Access Type

Open Access Dissertation

Date of Award

January 2015

Degree Type


Degree Name



Psychiatry and Behavioral Neurosciences

First Advisor

Jeffrey A. Stanley


Attention deficit hyperactivity disorder (ADHD) and reading disability (RD) are neurodevelopmental disorders that often co-occur. Children with ADHD and co-occurring RD (ADHD/+RD) tend to show greater cognitive deficits than children with ADHD alone (ADHD/-RD). However, the extents to which comorbid RD impact structural alteration in children with ADHD have never been investigated. The overall goal of this study was to assess structural alterations in the subcortical, cortical and white matter that may differentiate ADHD/-RD from ADHD/+RD. The general hypothesis was that ADHD/+RD would show extensive alterations in regions implicated in ADHD than ADHD/-RD as well as show additional abnormalities in regions associated with RD.

To this end, structural MRI and DTI scans obtained from 22 ADHD/-RD boys, 15 ADHD/+RD boys and 29 healthy control (HC) boys comparable in age and IQ were analyzed to assess alterations in striatal morphology, cortical thickness and white matter integrity. Analysis of the striatum showed greater and widespread alterations in the caudate in ADHD/+RD relative to ADHD/-RD but not putamen where the alterations were only seen in ADHD/-RD. Similarly, ADHD/+RD showed significantly thinner cortex in the regions associated with attention and cognitive control as well as additional regions associated with reading relative to ADHD/-RD and HC. Finally, analysis of DTI parameters showed greater extent of alteration in white matter architecture of the frontostriatal fiber tracts.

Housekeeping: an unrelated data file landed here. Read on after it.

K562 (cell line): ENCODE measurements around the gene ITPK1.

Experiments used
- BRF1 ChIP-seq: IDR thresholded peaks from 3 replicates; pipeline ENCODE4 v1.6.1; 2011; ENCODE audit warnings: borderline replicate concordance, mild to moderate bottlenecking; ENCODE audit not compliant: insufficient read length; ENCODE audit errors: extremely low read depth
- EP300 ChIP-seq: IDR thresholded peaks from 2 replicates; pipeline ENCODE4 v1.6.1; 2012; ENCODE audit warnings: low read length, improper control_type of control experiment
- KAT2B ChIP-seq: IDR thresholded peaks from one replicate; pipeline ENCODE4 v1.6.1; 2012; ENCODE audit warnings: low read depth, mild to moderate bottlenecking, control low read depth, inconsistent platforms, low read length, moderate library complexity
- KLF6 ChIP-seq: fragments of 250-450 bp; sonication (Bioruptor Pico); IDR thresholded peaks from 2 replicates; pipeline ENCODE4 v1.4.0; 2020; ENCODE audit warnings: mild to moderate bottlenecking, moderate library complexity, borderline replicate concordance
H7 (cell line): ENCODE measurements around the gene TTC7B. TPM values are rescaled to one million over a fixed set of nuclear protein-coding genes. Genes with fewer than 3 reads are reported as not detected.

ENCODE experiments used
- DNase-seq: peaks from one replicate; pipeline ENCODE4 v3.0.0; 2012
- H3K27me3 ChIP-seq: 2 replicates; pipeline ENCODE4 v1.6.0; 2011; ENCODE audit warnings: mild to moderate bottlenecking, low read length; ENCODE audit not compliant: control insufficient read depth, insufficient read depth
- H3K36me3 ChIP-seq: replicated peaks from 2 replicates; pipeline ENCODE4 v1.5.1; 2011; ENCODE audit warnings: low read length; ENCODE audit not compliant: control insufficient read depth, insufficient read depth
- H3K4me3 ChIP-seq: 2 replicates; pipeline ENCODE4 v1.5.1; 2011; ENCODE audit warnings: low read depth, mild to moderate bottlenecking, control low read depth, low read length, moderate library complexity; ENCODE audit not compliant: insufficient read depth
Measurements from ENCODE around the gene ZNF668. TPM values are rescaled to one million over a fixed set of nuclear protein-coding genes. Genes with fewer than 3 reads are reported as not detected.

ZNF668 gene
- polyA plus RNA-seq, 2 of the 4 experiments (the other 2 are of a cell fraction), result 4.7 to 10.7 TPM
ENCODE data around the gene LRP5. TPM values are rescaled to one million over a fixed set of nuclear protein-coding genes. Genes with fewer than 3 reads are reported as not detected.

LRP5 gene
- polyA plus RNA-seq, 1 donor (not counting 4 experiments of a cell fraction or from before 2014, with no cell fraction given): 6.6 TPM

Together, these findings provide evidence of excessive disturbances in the frontostriatal and frontoparietal networks that regulate executive functions, attention and cognitive control. Furthermore, there is evidence of additional alterations in the regions associated with reading skills. Overall, the results indicate a distinctive profile of structural alterations that differentiate ADHD/-RD from ADHD/+RD relative to HC and may underpin the greater neuropsychological impairments observed in ADHD/+RD.